We previously described a viral gene delivery system for the systemic treatment of cancer based on a replication-selective (oncolytic) strain of vaccinia virus (hereafter vvDD), with deletions of viral thymidine kinase and growth factor genes restricting viral replication to cancer cells (27). Intravenous delivery of vvDD results in initial infection of both tumor cells and cells in other tissues, followed by rapid replication and spread of the viral vector (and any transgene in the viral genome) within the tumor and viral clearance from other tissues. Because vvDD can express transgenes in tumor cells following systemic delivery, it is an attractive model system to examine whether our technology might also be used to control protein function in an experimental model of a therapeutic application.
We established that infection of cultured cells with vvDD did not affect the kinetics or dynamic range of L106P-regulated protein stability (Supplementary Fig. 5), and that Shield-1 did not affect the replication of the virus (data not shown). We next constructed strains of vvDD expressing either an L106P-tsLuc or L106P-tomato fusion protein and verified Shield-1 dependent activity in cultured cells (Fig. 3a and Supplementary Fig. 6). While the dynamic range observed for L106P-tsLuc bioluminescence was modest, conditional regulation of virally delivered L106P-tomato resulted in greater than 100-fold increase in fluorescence levels upon treatment with Shield-1, with no background signal observed. We then assayed for Shield-1 dependent bioluminescence of virally delivered L106P-tsLuc in a mouse tumor model (Figs. 3b and 3c). By allowing 72 hours for viral infection to establish within the tumor and to be cleared from most other tissues before beginning Shield-1 treatment, we were able to selectively stabilize the protein of interest specifically in the tumor as the target tissue.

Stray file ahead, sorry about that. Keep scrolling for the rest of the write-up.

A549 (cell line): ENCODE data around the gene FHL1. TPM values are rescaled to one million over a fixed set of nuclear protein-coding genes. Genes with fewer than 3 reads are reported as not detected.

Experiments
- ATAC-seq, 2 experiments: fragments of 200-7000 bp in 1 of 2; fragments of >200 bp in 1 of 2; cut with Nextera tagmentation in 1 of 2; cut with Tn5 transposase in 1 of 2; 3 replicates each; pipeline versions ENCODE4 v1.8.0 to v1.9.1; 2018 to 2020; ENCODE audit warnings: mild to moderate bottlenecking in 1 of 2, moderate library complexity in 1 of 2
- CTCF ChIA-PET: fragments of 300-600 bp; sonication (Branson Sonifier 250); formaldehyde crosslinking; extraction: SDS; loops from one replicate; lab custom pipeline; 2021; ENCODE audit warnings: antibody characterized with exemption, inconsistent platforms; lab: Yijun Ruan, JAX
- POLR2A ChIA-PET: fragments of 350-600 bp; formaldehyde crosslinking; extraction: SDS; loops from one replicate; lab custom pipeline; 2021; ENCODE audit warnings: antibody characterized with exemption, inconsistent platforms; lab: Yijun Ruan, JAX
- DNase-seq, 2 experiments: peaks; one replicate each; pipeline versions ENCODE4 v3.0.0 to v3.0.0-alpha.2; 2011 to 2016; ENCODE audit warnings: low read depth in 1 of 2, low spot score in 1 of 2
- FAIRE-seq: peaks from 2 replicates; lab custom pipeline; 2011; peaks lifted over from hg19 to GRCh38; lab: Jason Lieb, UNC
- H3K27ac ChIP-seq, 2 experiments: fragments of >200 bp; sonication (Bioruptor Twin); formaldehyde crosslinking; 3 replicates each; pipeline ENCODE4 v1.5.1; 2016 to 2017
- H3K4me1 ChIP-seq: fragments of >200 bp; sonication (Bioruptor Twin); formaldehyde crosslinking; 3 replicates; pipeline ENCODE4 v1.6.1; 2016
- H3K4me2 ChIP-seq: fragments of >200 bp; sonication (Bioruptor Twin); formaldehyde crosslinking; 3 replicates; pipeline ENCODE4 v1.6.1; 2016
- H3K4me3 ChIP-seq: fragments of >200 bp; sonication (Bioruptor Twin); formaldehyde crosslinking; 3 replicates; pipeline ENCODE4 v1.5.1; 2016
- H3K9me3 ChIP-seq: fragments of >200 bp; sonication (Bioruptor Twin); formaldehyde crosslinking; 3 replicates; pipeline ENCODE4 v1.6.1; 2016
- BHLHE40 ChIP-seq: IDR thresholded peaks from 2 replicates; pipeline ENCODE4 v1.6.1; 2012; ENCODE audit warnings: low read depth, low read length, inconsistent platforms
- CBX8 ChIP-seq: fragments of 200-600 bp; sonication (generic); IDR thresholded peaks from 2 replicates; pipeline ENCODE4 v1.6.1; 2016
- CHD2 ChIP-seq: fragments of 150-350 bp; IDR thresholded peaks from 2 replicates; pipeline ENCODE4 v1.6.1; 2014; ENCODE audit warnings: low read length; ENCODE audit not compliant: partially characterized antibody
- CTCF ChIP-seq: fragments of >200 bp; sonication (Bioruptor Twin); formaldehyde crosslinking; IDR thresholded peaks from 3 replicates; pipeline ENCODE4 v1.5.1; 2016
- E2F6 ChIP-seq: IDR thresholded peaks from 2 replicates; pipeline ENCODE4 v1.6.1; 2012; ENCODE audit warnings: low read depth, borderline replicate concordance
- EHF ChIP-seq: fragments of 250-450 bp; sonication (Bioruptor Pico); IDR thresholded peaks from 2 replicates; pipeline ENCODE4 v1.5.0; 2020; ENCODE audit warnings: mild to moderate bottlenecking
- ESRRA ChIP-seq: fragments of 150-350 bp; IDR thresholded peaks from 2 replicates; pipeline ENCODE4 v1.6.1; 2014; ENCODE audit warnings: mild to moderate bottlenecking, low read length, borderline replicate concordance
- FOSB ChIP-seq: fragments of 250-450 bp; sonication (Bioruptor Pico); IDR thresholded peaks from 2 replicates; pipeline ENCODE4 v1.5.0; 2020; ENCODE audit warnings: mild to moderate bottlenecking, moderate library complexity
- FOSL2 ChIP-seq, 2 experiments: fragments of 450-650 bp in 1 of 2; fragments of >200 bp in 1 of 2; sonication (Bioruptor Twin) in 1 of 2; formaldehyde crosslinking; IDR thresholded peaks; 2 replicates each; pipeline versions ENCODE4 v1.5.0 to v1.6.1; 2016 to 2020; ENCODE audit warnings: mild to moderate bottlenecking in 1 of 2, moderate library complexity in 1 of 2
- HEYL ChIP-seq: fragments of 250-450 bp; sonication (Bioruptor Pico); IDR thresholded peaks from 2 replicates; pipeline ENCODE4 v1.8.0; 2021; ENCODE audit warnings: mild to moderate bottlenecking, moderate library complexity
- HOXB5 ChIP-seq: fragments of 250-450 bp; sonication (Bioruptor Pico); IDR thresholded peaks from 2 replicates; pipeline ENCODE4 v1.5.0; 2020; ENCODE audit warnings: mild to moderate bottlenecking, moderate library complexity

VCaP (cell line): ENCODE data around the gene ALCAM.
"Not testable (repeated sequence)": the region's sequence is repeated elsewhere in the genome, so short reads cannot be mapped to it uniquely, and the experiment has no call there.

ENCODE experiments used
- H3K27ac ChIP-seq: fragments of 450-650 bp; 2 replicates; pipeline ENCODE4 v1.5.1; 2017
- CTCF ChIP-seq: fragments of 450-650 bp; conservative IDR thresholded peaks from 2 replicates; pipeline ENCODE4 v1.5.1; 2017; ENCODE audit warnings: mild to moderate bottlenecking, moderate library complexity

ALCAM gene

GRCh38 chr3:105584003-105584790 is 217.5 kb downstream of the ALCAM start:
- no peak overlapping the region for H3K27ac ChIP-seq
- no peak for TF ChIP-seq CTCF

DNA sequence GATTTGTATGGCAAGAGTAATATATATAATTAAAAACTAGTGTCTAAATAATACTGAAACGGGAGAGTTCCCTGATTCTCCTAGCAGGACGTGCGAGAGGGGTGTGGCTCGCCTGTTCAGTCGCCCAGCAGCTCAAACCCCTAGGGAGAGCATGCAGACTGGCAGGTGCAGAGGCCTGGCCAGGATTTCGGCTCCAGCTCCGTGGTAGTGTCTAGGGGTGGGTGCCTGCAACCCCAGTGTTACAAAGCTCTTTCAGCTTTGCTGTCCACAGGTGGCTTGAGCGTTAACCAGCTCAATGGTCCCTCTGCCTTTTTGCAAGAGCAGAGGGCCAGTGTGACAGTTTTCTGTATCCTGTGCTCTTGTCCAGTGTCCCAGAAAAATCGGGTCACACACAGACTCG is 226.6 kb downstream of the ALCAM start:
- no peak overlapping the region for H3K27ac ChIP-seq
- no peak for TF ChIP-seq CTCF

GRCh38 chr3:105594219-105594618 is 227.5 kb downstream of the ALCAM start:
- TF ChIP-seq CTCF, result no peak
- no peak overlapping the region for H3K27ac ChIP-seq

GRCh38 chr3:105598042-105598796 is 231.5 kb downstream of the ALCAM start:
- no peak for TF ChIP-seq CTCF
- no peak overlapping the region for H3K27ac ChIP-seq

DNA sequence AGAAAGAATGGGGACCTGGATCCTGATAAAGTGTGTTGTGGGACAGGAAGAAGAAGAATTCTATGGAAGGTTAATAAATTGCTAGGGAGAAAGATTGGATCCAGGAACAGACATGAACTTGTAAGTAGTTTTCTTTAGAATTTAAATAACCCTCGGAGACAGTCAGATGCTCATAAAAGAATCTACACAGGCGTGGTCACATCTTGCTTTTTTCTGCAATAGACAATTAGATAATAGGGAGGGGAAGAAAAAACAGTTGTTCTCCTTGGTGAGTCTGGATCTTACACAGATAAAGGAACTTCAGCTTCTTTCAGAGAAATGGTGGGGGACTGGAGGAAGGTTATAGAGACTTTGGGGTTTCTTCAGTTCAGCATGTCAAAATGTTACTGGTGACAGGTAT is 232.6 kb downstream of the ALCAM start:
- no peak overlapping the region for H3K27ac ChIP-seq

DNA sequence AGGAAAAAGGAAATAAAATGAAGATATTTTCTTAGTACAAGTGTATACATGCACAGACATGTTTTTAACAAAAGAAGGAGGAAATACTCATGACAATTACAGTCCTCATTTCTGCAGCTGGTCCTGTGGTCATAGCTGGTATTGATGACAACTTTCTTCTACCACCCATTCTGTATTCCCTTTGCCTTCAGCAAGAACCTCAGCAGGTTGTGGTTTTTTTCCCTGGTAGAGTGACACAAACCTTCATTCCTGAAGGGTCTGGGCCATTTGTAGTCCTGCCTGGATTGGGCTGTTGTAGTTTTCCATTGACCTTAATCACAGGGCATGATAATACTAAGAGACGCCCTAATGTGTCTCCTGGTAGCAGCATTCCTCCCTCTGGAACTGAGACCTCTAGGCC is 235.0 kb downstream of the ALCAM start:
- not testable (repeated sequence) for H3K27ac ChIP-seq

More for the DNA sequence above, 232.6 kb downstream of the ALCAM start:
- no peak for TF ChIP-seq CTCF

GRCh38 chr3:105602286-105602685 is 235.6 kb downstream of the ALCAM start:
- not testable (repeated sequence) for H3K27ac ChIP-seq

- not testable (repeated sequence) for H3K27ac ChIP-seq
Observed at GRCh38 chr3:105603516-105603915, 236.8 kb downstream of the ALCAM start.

To further test the ability of this approach to regulate therapeutic proteins, we applied this technology to the cytokine TNF-α. Despite its proven cytotoxic effects against primary tumors, systemic toxicity has limited the clinical use of TNF-α to local applications (e.g., isolated limb or organ perfusion) (28). In addition, TNF-α displays antiviral effects to which the vaccinia strain Western Reserve (the backbone for vvDD) is susceptible (29). An L-L106P-TNF-α chimeric gene was inserted into a strain of vvDD constitutively expressing luciferase, and dose-dependent control of the secreted L106P-TNF-α fusion protein from cultured cells was verified (Supplementary Fig. 7). Mice bearing large (150-250 mm3) subcutaneous HCT116 tumors were then treated with a single intravenous injection of this virus or a PBS control. Shield-1 (10 mg/kg) was delivered ip to the mice every 48 hours, starting either 1 day prior to vvDD treatment (resulting in constitutive viral expression and stabilization of TNF-α), 3 days post-treatment (resulting in stabilization of TNF-α only after vvDD gene expression is localized to the tumor), or not at all.